9. How is my benefit calculated, and what is the average monthly Social Security benefit for a retired worker?
Your benefit is calculated on the amount of money you earn in your lifetime, with the emphasis on your 35 highest earning years. The average monthly Social Security benefit for a retired worker was about $1,177 at the beginning of 2011. This amount changes monthly based upon the total amount of all benefits paid and the total number of people receiving benefits.

10. If I remarry will I be able to receive benefits based on my former spouse’s social security account?
Yes, depending. A person who is divorced after at least 10 years of marriage keeps certain benefit rights on their former spouse’s Social Security record. In order to get benefits, a divorced spouse must be at least age 62 and the former spouse must be eligible for benefits, but not necessarily receiving them. If you remarry before age 60 you will not be eligible for benefits from the former spouse (50 if you are disabled). If you remarry you might be eligible for the benefit from your new spouse at 62, if that benefit is higher. This issue is complicated enough you will probably want to get advice about it.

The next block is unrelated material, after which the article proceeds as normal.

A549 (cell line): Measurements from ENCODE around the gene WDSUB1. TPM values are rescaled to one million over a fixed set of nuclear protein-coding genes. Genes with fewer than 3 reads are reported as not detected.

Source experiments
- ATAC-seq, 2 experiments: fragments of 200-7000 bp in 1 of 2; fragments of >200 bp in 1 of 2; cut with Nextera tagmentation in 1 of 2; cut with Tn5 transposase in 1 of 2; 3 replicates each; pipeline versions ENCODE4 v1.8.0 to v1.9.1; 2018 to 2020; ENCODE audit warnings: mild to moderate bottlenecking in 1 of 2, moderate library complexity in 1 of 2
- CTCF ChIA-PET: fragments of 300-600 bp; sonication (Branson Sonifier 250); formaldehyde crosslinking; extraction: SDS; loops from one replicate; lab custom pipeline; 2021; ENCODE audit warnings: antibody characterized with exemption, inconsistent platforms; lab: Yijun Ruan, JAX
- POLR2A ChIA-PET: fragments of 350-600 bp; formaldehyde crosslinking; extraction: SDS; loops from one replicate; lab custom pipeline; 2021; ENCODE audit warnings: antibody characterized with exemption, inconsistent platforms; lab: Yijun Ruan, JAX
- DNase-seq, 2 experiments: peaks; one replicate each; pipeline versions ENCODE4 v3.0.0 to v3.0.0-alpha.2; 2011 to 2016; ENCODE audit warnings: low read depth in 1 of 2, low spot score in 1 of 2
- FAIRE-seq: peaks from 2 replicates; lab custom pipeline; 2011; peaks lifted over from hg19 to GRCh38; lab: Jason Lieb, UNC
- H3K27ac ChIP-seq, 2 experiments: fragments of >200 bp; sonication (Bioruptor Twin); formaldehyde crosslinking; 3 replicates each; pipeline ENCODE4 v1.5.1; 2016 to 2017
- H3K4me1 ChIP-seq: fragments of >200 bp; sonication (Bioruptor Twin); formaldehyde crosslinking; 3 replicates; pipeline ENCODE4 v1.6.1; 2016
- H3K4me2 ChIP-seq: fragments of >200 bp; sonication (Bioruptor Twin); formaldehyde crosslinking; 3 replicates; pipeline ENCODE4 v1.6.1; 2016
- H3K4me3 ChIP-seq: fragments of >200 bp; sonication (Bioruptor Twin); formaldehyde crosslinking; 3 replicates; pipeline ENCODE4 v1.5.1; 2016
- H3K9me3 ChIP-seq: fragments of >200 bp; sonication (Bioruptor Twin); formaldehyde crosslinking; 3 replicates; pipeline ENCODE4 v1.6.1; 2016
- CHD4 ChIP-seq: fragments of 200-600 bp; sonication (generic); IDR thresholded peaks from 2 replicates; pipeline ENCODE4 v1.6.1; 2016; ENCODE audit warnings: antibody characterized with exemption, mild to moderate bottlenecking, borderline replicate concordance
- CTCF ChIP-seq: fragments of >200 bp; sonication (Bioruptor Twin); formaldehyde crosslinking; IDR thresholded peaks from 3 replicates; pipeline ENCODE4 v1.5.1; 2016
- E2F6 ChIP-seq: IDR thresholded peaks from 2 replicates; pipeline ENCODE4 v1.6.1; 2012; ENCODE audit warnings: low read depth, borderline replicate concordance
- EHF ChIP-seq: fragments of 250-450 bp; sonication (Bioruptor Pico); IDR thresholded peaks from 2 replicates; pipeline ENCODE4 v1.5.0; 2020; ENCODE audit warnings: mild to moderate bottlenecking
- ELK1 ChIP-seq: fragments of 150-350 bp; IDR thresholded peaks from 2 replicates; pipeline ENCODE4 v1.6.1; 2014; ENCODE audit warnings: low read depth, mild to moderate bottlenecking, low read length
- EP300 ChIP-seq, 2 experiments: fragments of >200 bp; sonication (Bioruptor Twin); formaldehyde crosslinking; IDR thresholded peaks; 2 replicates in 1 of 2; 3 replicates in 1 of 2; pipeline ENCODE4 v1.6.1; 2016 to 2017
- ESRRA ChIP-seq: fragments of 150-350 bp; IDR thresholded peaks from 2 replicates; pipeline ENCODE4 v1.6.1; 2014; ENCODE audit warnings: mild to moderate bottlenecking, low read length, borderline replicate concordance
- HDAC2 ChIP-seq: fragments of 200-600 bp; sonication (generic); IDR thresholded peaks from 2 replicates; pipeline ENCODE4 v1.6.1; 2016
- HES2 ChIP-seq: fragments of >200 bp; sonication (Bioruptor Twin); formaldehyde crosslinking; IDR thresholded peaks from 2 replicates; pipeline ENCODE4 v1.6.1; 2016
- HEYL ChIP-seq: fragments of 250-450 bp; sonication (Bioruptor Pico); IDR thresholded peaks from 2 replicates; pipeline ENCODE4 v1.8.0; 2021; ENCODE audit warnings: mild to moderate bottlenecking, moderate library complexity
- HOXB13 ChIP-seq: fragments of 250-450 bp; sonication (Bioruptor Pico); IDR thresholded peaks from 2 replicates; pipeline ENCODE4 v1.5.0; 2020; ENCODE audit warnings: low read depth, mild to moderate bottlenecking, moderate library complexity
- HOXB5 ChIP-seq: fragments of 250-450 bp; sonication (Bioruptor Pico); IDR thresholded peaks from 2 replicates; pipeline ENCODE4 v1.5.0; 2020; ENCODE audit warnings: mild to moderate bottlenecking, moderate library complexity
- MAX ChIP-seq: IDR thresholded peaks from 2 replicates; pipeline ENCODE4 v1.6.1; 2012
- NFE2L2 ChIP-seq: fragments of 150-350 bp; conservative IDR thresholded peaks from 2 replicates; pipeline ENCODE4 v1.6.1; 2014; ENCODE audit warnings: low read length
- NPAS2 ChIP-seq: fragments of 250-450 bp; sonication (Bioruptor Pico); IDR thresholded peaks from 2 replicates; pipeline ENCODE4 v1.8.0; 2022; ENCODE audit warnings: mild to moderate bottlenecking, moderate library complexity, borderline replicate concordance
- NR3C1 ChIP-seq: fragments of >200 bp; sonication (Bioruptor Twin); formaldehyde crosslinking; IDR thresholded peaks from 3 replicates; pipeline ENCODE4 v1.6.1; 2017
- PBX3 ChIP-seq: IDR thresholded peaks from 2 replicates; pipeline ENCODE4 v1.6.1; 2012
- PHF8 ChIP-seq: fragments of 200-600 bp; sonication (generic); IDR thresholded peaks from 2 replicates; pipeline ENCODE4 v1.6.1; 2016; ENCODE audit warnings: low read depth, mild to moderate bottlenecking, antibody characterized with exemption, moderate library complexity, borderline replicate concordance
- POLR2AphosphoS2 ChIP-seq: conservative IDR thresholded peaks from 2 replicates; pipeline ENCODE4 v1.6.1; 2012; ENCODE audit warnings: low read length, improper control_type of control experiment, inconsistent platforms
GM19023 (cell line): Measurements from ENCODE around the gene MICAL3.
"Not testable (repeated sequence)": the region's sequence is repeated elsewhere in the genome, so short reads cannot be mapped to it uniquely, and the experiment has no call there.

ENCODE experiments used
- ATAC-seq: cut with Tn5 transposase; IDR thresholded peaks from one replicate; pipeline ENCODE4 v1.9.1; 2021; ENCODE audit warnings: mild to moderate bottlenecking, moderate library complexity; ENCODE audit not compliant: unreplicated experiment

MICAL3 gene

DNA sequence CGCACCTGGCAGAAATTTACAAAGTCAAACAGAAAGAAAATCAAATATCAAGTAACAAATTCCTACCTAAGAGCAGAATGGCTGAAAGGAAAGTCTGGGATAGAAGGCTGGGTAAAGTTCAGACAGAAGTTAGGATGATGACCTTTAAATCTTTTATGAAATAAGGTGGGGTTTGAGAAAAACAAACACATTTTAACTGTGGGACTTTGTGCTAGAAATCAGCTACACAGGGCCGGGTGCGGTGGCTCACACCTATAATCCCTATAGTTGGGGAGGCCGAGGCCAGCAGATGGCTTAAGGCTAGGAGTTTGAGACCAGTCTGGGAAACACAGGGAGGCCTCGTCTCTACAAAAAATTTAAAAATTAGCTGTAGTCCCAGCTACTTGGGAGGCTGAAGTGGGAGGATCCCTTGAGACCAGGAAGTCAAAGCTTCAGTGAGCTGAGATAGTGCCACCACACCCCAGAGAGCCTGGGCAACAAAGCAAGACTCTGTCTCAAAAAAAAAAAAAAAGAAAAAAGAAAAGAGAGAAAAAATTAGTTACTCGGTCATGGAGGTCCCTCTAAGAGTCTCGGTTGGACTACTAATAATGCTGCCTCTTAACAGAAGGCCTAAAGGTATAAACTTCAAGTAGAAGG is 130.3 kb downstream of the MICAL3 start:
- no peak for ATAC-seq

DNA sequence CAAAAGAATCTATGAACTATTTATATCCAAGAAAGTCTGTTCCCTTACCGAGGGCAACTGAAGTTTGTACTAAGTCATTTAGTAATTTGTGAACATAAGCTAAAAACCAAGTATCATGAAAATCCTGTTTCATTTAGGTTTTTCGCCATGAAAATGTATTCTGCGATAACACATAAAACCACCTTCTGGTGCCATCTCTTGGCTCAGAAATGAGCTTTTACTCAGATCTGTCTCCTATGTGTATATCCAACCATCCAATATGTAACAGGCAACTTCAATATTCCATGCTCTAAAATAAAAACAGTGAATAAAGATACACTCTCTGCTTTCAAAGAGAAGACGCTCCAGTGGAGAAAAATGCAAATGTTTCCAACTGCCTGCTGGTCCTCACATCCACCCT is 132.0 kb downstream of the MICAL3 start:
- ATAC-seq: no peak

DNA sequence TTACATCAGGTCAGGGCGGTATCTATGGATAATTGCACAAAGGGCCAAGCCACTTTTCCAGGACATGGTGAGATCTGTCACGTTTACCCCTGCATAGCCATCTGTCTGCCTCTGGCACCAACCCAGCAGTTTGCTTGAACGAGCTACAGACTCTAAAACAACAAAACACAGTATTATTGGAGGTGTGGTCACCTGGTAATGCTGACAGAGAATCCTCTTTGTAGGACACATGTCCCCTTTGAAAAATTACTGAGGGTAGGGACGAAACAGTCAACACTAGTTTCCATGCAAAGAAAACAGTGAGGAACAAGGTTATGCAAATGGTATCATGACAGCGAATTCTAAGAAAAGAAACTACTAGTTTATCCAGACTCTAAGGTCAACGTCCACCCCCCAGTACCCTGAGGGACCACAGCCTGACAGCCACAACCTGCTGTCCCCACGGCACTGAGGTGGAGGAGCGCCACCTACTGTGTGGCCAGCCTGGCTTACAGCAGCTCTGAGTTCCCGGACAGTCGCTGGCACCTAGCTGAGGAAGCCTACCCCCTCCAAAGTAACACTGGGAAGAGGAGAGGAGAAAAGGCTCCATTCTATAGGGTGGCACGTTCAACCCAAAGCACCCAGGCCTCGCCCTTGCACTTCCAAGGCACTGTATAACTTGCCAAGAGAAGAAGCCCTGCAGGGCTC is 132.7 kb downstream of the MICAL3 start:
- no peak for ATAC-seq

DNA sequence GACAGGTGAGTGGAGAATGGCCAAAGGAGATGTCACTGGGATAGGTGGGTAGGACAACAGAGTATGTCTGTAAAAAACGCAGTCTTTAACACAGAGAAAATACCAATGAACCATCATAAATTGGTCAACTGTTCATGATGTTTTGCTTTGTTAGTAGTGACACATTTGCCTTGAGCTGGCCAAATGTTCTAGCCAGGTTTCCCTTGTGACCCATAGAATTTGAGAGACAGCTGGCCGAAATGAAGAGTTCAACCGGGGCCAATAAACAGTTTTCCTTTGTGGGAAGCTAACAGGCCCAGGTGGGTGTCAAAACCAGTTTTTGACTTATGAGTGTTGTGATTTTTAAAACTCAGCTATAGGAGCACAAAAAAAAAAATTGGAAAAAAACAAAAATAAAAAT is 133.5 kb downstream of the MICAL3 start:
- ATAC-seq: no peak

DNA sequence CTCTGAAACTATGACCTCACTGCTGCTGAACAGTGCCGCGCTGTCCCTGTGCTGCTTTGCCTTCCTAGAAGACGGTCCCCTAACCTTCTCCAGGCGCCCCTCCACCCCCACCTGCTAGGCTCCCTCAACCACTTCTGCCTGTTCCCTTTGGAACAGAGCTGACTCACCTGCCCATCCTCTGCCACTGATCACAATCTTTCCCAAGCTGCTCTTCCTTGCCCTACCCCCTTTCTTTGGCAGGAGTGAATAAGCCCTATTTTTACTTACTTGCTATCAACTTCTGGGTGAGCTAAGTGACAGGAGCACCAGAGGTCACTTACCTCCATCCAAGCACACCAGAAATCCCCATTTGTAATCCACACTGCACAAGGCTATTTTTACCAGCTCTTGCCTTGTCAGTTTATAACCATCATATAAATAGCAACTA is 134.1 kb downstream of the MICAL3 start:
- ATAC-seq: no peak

Have More Questions?
Here is a link to the SSA’s Most Frequent Questions page

And here is a link to the AARP’s “Top 25 Social Security Questions“.

What are your questions? The more you get into it, the more there is to know. Please use the Comments section below to post your questions or tips. Note: Please don’t post about whether or not you think Social Security is fair or is going bust or not. Where those are fascinating topics for many, let’s keep those out of this discussion.

For further reference:
Too many baby boomers leave money on the social security table
Social Security Administration: Social Security Benefits Estimator
What You Think You Know About Social Security Might Hurt You, a 2 Part Series

Posted by John Brady on October 17th, 2011


  1. […] January 25, 2010 — If your quick response to this question was 62, you might want to think a little harder. More and more information is coming out that supports the idea that you should wait as long as possible, particularly if you or your spouse had a high earning career. If you responded that you weren’t sure, that was a good answer, because the question is a surprisingly complex one and highly personal too. This article will review some of the key considerations you need to take into account before reaching your decision. Note: See our 2011 article, “10 Things You Need to Know Before You Start Taking Social Security“. […]